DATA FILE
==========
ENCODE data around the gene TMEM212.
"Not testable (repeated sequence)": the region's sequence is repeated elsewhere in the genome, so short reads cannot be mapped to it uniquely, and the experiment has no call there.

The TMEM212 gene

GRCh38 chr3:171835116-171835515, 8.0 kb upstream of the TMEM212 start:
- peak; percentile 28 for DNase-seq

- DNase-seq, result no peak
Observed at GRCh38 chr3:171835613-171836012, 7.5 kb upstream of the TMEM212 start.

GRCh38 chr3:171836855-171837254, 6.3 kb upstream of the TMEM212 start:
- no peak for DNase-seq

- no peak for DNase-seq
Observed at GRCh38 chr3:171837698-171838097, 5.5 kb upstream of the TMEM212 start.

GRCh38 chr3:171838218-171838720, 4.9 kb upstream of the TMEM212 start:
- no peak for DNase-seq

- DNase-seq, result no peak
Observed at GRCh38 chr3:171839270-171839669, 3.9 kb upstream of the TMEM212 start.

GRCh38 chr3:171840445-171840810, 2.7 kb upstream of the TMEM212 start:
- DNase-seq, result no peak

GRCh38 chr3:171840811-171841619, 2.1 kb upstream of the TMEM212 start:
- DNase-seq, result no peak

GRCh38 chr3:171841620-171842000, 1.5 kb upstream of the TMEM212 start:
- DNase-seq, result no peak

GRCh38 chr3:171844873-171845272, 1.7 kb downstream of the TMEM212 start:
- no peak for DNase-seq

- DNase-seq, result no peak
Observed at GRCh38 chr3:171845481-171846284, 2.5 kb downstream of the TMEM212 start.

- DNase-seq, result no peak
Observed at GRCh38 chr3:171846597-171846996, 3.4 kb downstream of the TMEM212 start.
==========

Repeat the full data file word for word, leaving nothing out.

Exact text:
ENCODE data around the gene TMEM212.
"Not testable (repeated sequence)": the region's sequence is repeated elsewhere in the genome, so short reads cannot be mapped to it uniquely, and the experiment has no call there.

The TMEM212 gene

GRCh38 chr3:171835116-171835515, 8.0 kb upstream of the TMEM212 start:
- peak; percentile 28 for DNase-seq

- DNase-seq, result no peak
Observed at GRCh38 chr3:171835613-171836012, 7.5 kb upstream of the TMEM212 start.

GRCh38 chr3:171836855-171837254, 6.3 kb upstream of the TMEM212 start:
- no peak for DNase-seq

- no peak for DNase-seq
Observed at GRCh38 chr3:171837698-171838097, 5.5 kb upstream of the TMEM212 start.

GRCh38 chr3:171838218-171838720, 4.9 kb upstream of the TMEM212 start:
- no peak for DNase-seq

- DNase-seq, result no peak
Observed at GRCh38 chr3:171839270-171839669, 3.9 kb upstream of the TMEM212 start.

GRCh38 chr3:171840445-171840810, 2.7 kb upstream of the TMEM212 start:
- DNase-seq, result no peak

GRCh38 chr3:171840811-171841619, 2.1 kb upstream of the TMEM212 start:
- DNase-seq, result no peak

GRCh38 chr3:171841620-171842000, 1.5 kb upstream of the TMEM212 start:
- DNase-seq, result no peak

GRCh38 chr3:171844873-171845272, 1.7 kb downstream of the TMEM212 start:
- no peak for DNase-seq

- DNase-seq, result no peak
Observed at GRCh38 chr3:171845481-171846284, 2.5 kb downstream of the TMEM212 start.

- DNase-seq, result no peak
Observed at GRCh38 chr3:171846597-171846996, 3.4 kb downstream of the TMEM212 start.